Bruce Lawson's personal site

Formstack, autocomplete and accessibility

TL;DR: Until Formstack integrates autocomplete, I don’t believe it’s possible to guarantee accessible forms. Formstack’s inadequate accessibility documentation suggests they do not understand their obligations.

If you find filling in forms boring, you won’t believe how boring coding them can be. And then you have to do something with the submissions, decide on how to archive them, their GDPR liabilities etc. No wonder so many organisations go looking for third party solutions.

For web users, browsers can do a lot of work to help filling in forms accurately and quickly. We’re all familiar with browsers remembering your username and password. Also, all browsers let you input credit card details and other personal data (address, name, date of birth etc) and that can be used by the browser to autocomplete forms, if the developer identifies the purpose of the field:

<input autocomplete="given-name" id="fname" type="text">

(There’s a list of possible autocomplete values in the HTML spec. MDN’s autocomplete documentation is, as usual, excellent.)

A client recently asked me to evaluate their site against the new WCAG 2.2 requirements. One of these is 3.3.7 Redundant Entry which states “Information previously entered by or provided to the user that is required to be entered again in the same process is either auto-populated, or available for the user to select”. This doesn’t require developers to integrate browser’s autocomplete (logic could be developed to populate from back-end systems), but it could certainly help. And, at level AA (which is the minimum you should aspire to), autocomplete is required by Success Criterion 1.3.5: Identify Input Purpose:

The purpose of each input field collecting information about the user can be programmatically determined when: The input field serves a purpose identified in the Input Purposes for user interface components section; and The content is implemented using technologies with support for identifying the expected meaning for form input data.

The client had made the decision to use Formstack to generate their forms. I pored through the Formstack documentation to learn how to set autocomplete attributes on the HTML it generates, but found nothing. Eventually, I emailed support who replied

Unfortunately, we currently do not have support for this feature however, this is an excellent idea and may be something that we can add in a future release. We recommend submitting this as a Feature Request on our feedback page for our Product team to review for implementation.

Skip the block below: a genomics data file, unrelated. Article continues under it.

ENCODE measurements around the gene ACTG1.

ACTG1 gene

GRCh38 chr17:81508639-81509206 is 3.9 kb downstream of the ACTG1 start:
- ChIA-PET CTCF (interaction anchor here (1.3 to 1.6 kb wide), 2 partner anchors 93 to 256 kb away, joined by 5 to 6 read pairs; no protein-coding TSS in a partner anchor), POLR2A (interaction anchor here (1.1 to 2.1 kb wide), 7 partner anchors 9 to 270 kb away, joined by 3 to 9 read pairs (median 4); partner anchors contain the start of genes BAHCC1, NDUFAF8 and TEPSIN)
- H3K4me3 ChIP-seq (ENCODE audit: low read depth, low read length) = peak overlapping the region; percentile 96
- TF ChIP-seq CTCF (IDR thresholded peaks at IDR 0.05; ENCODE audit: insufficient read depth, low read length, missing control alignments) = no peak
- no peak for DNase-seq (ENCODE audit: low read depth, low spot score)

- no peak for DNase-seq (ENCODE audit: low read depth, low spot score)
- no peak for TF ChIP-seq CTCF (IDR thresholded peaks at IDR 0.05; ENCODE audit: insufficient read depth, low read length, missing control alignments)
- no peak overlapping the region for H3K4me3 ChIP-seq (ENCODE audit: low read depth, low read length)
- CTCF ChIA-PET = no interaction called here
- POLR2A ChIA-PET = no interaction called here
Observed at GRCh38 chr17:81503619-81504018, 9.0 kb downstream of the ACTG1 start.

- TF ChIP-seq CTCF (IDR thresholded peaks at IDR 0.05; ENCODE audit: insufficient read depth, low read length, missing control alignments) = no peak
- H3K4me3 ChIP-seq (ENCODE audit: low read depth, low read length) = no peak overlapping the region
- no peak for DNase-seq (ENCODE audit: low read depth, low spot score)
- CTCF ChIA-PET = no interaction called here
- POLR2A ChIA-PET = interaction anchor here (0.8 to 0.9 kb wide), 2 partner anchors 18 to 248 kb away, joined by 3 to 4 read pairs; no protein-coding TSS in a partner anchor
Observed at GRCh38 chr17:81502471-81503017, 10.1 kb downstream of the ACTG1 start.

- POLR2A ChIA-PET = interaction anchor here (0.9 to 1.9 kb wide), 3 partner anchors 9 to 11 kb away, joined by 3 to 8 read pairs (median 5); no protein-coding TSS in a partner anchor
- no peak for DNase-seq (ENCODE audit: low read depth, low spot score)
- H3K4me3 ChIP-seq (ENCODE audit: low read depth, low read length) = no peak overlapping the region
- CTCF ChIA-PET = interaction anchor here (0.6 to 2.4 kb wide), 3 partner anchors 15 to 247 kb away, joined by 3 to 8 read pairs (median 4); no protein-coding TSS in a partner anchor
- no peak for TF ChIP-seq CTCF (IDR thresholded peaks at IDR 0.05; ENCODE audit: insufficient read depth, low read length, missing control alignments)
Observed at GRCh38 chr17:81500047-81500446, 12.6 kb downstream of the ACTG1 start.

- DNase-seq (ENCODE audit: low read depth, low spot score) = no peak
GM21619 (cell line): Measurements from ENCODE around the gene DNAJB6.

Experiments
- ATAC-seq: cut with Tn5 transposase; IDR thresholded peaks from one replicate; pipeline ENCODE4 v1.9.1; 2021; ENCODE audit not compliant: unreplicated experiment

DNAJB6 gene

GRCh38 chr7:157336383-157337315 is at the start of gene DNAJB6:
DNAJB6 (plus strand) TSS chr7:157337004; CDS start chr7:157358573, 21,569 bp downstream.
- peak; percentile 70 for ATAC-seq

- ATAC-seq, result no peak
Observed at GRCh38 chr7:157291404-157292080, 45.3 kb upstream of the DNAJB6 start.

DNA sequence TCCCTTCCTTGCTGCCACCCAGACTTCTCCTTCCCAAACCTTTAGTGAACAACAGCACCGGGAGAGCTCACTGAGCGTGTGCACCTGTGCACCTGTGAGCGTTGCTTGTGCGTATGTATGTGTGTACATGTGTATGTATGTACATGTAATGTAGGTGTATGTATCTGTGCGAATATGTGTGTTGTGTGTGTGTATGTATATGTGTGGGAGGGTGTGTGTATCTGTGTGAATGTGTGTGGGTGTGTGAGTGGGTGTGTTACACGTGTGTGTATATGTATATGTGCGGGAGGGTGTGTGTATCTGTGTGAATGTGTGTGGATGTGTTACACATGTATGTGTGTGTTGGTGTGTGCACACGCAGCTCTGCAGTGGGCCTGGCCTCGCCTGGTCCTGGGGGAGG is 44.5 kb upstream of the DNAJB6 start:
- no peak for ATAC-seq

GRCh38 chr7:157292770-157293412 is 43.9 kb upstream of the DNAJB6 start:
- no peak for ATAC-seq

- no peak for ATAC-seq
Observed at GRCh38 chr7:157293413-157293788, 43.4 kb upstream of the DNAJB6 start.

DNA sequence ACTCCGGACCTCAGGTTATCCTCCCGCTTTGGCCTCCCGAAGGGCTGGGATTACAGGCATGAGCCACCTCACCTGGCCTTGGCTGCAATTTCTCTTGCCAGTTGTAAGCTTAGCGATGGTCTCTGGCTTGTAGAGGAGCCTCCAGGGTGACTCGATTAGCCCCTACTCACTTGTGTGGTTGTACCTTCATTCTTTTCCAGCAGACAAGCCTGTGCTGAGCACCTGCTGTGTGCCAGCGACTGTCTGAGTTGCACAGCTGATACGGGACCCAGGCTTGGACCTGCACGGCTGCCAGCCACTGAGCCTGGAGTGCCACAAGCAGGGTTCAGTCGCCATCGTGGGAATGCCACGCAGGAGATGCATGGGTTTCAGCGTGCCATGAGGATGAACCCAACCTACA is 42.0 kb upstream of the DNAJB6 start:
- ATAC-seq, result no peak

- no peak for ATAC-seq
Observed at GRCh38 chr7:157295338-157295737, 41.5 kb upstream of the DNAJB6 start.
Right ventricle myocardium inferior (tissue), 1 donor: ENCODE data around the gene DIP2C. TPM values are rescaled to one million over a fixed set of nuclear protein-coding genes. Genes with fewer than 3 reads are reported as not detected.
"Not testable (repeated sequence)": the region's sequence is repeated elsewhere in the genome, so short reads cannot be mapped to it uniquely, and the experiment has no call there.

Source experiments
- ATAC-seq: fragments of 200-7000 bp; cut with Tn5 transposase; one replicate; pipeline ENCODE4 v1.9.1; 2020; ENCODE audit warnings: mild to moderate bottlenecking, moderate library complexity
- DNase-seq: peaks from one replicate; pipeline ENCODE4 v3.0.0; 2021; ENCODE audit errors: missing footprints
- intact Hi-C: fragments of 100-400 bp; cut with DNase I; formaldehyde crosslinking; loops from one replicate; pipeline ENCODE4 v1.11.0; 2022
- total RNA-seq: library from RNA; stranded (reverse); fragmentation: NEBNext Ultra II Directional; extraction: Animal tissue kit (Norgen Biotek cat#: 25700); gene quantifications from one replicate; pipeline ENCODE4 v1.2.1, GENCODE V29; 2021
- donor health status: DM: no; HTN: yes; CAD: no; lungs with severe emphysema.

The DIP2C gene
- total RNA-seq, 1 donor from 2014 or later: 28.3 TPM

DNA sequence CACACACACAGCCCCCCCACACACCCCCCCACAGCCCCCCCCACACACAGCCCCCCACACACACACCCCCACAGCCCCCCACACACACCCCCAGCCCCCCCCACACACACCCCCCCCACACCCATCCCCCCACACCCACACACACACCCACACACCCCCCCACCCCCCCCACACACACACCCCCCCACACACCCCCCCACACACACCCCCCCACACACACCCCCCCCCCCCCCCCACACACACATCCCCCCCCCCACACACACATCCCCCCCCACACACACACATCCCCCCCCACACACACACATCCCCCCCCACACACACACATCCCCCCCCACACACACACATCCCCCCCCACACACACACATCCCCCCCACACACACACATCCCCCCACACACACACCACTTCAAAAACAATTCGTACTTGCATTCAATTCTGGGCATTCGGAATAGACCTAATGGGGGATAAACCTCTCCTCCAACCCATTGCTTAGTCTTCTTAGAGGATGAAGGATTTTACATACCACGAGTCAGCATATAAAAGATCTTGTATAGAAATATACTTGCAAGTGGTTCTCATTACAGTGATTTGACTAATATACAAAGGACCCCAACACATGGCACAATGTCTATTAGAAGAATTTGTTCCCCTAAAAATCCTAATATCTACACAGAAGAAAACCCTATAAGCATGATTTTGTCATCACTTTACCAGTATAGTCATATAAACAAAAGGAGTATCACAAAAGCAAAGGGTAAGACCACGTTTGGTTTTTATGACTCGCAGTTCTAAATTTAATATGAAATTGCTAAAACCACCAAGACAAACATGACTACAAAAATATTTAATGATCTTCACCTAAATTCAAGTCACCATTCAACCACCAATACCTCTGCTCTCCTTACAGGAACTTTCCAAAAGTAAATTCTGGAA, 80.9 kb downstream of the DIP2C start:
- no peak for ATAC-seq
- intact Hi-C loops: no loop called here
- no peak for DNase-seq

I filed a Feature Request, feeling like Winston Smith depositing paper into the Memory Hole. The email contained a link which told me they are “substantially 508 Compliant” (‘508’ is a US accessibility law – note, they don’t claim to be ‘fully compliant’). The page invited me to “get more details and information on our 508 Compliance, please click here!”. “Click here” link text is a failure of the most basic level of accessibility, and the link is broken.

Are Formstack Forms 508 Compliant-
We're very happy to say that our Published Forms are substantially 508 Compliant. This means Users with visual or hearing impairments can fill out online Forms created through Formstack. To get more details and information on our 508 Compliance, please click here!

Nitpicking, but Pat Lauke pointed out 508 still references WCAG 2.0, so the “new” 1.3.5 Identify Input Purpose from 2.1 isn’t necessarily covered by being “508 compliant”, although it is necessary for WCAG. Helpfully, Formstack also has a page Is Formstack WCAG Compliant? which doesn’t talk about WCAG at all, conflating it with 508.

Formstack is committed to complying with the government standards for Section 508 compliance, and we strive to meet the needs of all users, regardless of disability status. To help you create Section 508 compliant forms for your websites, blogs, and social media, our form builder warns you if you're attempting to include features that are not supported by assistive technology. For additional information and resources on Formstack and Section 508 compliance, please review our information and security page found here. Voluntary Product Accessibility Template (VPAT) Many large companies voluntarily choose to follow WCAG and Section 508 compliance guidelines. If you are part of a federal-funded industry, an international organization, or if your company has adopted these internal regulations, you must provide equal accessibility to users with disabilities.

This does not give me confidence that Formstack understands the accessibility requirements of the forms it generates.

Formstack claims that it helps you to “Create the frictionless digital experiences that employees and customers expect”, so it’s bizarre that it doesn’t allow you to integrate with autocomplete; when Google first implemented it in Chrome they found that “by correctly using autocomplete attributes on your forms, users complete them up to 30% faster“.

Of course, browsers will try to help out. Here’s Microsoft Edge valiantly trying to autocomplete a Formstack form:

Formstack showing an error because its heuristics were not able to completely guess the fields

Edge (which is based on Chromium) is packed full of heuristics which even employ machine learning to try to match the previously-supplied user data with the fields. Or, Formstack could simply add simple logic to their form builder so that if I choose a ‘name’ entry field, it adds autocomplete="given-name" to the relevant input field. Perhaps Formstack could expose an “advanced mode” in their designer in which you can attach arbitrary attributes and values to a form element. Until then, I don’t believe it’s possible to guarantee accessible forms if you’re using Formstack.